Background: Post-marketing studies of new inflammatory bowel disease (IBD) therapies are needed to establish clinical effectiveness and safety in clinical practice. We aimed to describe the U.S. experience with vedolizumab in a commercially insured population.
Methods: We conducted a retrospective cohort study in Quintiles-IMS Legacy PharMetrics Adjudicated Claims Database from May 2014 to June 2016. We included new vedolizumab users with Crohn disease (CD) and ulcerative colitis (UC) between 18 and 64 years with ≥12 months of continuous enrollment prior to initiating vedolizumab. Outcomes included treatment persistence >14 weeks, late steroid use, IBD-related surgery and infections associated with hospitalization. We built multivariable regression models to identify predictors of treatment persistence and late steroid use.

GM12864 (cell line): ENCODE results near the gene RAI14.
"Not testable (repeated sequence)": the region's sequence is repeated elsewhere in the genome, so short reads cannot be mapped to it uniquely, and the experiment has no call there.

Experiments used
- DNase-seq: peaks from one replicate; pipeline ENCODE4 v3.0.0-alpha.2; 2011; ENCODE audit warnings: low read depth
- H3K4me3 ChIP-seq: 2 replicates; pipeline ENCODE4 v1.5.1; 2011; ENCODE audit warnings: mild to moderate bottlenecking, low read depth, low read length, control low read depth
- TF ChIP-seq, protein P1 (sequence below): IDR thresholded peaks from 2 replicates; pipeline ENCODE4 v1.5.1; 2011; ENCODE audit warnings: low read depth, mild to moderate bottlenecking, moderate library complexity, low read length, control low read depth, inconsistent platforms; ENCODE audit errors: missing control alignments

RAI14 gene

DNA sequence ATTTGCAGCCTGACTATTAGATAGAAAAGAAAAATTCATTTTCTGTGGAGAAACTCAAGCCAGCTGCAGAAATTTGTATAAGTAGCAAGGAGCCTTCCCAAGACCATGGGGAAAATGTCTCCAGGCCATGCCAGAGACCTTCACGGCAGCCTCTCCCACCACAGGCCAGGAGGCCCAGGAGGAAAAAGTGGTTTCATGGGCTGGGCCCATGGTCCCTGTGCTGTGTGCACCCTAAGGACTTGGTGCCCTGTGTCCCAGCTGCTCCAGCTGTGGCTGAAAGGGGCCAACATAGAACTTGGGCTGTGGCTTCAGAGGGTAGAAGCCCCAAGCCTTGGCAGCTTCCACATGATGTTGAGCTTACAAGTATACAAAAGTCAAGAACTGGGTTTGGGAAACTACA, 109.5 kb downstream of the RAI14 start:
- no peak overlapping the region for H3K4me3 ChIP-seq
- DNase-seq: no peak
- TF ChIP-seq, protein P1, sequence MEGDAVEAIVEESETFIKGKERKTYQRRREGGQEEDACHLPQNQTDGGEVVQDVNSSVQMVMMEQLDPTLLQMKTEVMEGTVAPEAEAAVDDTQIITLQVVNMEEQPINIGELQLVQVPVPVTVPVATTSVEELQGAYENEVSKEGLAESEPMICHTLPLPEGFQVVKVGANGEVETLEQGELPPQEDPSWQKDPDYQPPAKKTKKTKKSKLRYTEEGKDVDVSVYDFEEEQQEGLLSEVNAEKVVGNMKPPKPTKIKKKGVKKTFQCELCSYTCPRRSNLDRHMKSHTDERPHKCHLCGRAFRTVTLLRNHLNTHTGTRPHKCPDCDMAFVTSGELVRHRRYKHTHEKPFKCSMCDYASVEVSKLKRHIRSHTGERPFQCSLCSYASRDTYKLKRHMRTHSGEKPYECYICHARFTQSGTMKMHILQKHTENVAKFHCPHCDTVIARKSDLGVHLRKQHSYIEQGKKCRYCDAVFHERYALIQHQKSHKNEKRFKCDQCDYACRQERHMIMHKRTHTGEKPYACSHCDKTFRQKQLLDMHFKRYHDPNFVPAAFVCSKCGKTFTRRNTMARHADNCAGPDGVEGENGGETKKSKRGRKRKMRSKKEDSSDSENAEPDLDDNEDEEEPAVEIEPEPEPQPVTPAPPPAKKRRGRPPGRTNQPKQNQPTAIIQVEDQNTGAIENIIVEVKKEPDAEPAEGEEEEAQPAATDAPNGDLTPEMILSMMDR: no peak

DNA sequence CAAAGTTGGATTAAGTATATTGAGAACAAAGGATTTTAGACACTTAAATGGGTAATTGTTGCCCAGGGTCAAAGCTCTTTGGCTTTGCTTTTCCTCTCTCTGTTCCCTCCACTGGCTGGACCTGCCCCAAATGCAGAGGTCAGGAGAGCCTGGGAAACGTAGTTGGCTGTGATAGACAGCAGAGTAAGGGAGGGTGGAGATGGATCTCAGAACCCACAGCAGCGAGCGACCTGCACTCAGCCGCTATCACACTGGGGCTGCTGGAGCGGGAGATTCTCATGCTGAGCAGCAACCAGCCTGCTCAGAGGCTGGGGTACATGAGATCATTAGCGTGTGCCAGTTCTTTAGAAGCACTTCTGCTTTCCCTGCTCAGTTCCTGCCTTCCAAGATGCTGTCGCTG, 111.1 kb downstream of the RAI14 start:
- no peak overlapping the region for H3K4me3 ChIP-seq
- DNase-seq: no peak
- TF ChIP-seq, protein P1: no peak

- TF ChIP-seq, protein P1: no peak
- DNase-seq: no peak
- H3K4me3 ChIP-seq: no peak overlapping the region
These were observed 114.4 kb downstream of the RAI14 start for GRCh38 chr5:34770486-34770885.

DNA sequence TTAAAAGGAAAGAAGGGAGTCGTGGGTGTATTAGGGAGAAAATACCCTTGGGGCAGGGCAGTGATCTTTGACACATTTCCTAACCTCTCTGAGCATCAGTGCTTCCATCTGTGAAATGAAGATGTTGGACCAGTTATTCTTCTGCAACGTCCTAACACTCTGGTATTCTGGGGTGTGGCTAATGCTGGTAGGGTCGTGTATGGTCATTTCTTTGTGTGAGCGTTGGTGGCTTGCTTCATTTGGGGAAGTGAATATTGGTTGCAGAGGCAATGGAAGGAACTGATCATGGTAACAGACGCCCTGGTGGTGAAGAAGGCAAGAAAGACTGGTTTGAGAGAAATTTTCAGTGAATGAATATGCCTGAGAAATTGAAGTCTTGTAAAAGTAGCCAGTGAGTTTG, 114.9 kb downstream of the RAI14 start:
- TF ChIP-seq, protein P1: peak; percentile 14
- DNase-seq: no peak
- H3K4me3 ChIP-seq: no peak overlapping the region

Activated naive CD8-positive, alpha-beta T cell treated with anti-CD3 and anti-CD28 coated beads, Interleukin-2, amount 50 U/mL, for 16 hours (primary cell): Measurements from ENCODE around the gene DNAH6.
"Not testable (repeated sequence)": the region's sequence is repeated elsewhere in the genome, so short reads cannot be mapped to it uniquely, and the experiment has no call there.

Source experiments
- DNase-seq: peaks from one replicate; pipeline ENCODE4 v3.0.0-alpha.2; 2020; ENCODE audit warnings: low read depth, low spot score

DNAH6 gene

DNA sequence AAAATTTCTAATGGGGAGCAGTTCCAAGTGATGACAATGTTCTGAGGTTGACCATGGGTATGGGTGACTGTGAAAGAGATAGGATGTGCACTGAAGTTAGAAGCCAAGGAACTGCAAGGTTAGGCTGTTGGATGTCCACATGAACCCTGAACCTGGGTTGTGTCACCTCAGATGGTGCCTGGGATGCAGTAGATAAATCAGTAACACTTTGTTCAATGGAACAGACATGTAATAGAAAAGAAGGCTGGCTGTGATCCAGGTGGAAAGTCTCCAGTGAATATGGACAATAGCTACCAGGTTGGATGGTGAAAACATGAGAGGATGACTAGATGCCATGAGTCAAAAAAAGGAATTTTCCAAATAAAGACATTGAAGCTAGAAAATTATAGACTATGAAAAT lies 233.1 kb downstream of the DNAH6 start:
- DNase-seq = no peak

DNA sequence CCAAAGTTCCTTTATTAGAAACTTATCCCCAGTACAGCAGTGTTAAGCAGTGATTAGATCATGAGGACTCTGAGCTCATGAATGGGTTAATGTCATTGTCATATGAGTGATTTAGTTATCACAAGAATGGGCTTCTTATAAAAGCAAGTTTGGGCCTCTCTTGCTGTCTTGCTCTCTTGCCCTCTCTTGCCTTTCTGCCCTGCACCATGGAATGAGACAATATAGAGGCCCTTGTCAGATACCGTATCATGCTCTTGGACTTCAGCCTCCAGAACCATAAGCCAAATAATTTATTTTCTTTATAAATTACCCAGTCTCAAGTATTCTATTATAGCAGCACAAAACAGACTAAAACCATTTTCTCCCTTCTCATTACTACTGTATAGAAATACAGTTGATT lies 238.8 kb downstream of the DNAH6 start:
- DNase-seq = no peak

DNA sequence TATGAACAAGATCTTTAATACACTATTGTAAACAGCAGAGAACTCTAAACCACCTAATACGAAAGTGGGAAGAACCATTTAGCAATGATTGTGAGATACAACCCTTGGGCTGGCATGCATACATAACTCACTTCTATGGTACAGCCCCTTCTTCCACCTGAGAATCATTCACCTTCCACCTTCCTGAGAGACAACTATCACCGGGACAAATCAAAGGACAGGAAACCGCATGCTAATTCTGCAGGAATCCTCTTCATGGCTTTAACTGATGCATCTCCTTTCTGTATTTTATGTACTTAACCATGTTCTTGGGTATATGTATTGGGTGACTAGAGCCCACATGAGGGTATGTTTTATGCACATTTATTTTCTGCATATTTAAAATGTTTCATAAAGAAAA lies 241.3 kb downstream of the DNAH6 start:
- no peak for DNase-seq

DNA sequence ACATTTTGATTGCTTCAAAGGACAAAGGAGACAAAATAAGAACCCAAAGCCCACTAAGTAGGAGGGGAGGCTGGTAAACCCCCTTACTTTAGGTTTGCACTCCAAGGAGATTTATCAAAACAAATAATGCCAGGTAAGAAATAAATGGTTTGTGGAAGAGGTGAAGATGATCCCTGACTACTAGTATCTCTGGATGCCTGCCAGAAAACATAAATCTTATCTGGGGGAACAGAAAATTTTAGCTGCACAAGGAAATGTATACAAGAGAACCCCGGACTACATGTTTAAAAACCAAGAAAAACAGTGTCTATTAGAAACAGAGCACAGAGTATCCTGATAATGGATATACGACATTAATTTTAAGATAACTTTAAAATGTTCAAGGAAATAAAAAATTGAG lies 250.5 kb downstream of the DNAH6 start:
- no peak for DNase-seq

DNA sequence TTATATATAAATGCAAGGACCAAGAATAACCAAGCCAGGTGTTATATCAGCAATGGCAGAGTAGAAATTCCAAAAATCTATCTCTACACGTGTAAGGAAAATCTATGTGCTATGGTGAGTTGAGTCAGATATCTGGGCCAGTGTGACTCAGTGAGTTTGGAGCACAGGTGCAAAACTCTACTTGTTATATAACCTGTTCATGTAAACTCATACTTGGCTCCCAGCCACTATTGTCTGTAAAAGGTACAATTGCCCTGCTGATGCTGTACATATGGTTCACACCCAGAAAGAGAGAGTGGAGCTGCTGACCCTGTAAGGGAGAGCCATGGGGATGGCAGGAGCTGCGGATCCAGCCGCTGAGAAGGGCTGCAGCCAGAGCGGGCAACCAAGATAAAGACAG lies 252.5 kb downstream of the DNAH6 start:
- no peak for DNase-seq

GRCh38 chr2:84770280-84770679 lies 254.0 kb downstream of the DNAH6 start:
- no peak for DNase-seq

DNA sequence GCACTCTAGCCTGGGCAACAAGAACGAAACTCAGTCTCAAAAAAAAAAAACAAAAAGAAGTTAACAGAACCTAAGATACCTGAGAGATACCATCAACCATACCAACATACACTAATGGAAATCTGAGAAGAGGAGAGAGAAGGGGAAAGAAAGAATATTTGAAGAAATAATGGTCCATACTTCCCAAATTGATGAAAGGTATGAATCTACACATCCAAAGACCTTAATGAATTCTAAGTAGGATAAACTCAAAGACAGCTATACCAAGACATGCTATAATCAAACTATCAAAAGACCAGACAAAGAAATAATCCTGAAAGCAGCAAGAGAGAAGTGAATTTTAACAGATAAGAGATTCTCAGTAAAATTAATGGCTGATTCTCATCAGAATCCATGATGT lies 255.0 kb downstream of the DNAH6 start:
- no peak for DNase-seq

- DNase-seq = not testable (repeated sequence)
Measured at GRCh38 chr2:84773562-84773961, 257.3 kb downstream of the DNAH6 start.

Results: We identified 269 CD and 187 UC vedolizumab initiators. Only 60% of CD patients and 56% of UC patients remained on vedolizumab after 14 weeks without IBD-related hospitalization, surgery, and corticosteroid use. There were no significant predictors of treatment persistence. Steroid use in the first 2 months of vedolizumab initiation was a significant predictor of late steroid use in CD (odds ratio: 23.34; 95% confidence interval: 5.10-153.89). In the 6 months after vedolizumab initiation, 1.9% of CD and 5.9% of UC patients had an IBD-related surgery. Serious infections were <4%.
Conclusions: These data reflect the early U.S. experience with vedolizumab. The population-level response to vedolizumab therapy is just >50%. Steroids at the time of vedolizumab initiation is the strongest predictor of late steroid use in CD. Rates of surgery and serious infections are low.
Keywords: Crohn disease; ulcerative colitis; vedolizumab.
© 2019 Crohn’s & Colitis Foundation. Published by Oxford University Press on behalf of Crohn's & Colitis Foundation.